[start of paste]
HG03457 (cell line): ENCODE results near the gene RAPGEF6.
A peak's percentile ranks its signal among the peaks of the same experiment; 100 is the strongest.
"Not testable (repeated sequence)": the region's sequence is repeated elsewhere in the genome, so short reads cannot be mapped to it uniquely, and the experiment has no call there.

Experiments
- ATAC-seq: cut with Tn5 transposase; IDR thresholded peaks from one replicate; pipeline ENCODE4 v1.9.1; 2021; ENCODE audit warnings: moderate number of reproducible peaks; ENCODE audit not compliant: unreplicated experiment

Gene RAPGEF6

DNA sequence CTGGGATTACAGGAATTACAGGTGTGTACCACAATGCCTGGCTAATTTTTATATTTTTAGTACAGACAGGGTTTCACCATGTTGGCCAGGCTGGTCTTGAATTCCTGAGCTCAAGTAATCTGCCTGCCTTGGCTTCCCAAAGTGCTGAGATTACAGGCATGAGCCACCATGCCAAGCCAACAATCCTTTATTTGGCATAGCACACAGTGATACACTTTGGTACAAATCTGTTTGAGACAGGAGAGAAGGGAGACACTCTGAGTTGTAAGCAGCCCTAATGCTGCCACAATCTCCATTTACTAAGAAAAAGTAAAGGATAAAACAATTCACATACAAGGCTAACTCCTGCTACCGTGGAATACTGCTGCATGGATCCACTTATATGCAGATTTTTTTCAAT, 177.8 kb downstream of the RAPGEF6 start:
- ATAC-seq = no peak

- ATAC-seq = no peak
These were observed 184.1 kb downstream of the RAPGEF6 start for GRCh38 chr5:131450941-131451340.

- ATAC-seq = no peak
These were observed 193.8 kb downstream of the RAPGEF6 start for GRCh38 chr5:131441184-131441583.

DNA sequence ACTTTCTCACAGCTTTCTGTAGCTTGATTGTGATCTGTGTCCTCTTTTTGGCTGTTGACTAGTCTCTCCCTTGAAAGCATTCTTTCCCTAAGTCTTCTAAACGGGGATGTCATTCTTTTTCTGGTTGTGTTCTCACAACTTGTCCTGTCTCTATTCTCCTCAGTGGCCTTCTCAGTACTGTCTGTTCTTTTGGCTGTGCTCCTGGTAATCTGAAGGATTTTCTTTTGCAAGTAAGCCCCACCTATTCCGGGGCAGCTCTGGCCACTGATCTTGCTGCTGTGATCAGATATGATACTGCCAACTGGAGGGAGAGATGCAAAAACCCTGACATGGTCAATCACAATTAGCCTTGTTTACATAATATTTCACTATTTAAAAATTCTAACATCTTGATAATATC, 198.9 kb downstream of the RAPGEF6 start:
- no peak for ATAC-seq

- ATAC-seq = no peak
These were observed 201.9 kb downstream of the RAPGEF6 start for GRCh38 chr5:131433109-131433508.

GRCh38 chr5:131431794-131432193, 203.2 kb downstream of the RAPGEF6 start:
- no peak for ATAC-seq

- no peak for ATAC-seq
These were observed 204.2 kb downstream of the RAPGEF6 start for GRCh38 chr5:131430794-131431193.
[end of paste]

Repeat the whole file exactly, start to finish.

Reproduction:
HG03457 (cell line): ENCODE results near the gene RAPGEF6.
A peak's percentile ranks its signal among the peaks of the same experiment; 100 is the strongest.
"Not testable (repeated sequence)": the region's sequence is repeated elsewhere in the genome, so short reads cannot be mapped to it uniquely, and the experiment has no call there.

Experiments
- ATAC-seq: cut with Tn5 transposase; IDR thresholded peaks from one replicate; pipeline ENCODE4 v1.9.1; 2021; ENCODE audit warnings: moderate number of reproducible peaks; ENCODE audit not compliant: unreplicated experiment

Gene RAPGEF6

DNA sequence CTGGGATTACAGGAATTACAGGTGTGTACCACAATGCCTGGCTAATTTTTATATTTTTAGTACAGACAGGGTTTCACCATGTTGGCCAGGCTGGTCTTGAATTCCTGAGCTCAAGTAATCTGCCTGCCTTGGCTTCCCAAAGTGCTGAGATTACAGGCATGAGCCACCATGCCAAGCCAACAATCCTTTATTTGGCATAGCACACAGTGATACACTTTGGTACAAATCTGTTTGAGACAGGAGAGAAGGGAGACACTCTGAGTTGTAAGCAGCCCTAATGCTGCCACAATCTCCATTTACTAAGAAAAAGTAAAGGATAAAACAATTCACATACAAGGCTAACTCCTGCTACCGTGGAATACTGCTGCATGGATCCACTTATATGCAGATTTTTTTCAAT, 177.8 kb downstream of the RAPGEF6 start:
- ATAC-seq = no peak

- ATAC-seq = no peak
These were observed 184.1 kb downstream of the RAPGEF6 start for GRCh38 chr5:131450941-131451340.

- ATAC-seq = no peak
These were observed 193.8 kb downstream of the RAPGEF6 start for GRCh38 chr5:131441184-131441583.

DNA sequence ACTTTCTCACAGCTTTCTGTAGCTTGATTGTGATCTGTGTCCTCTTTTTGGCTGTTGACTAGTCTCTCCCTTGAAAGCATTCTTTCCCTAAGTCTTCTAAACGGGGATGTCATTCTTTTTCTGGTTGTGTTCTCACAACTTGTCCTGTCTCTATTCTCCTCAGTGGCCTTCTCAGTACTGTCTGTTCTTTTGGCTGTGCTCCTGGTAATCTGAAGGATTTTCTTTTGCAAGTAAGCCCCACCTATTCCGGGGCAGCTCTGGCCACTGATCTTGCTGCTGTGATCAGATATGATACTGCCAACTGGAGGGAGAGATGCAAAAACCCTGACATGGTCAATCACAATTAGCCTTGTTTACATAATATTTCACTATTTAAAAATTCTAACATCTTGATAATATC, 198.9 kb downstream of the RAPGEF6 start:
- no peak for ATAC-seq

- ATAC-seq = no peak
These were observed 201.9 kb downstream of the RAPGEF6 start for GRCh38 chr5:131433109-131433508.

GRCh38 chr5:131431794-131432193, 203.2 kb downstream of the RAPGEF6 start:
- no peak for ATAC-seq

- no peak for ATAC-seq
These were observed 204.2 kb downstream of the RAPGEF6 start for GRCh38 chr5:131430794-131431193.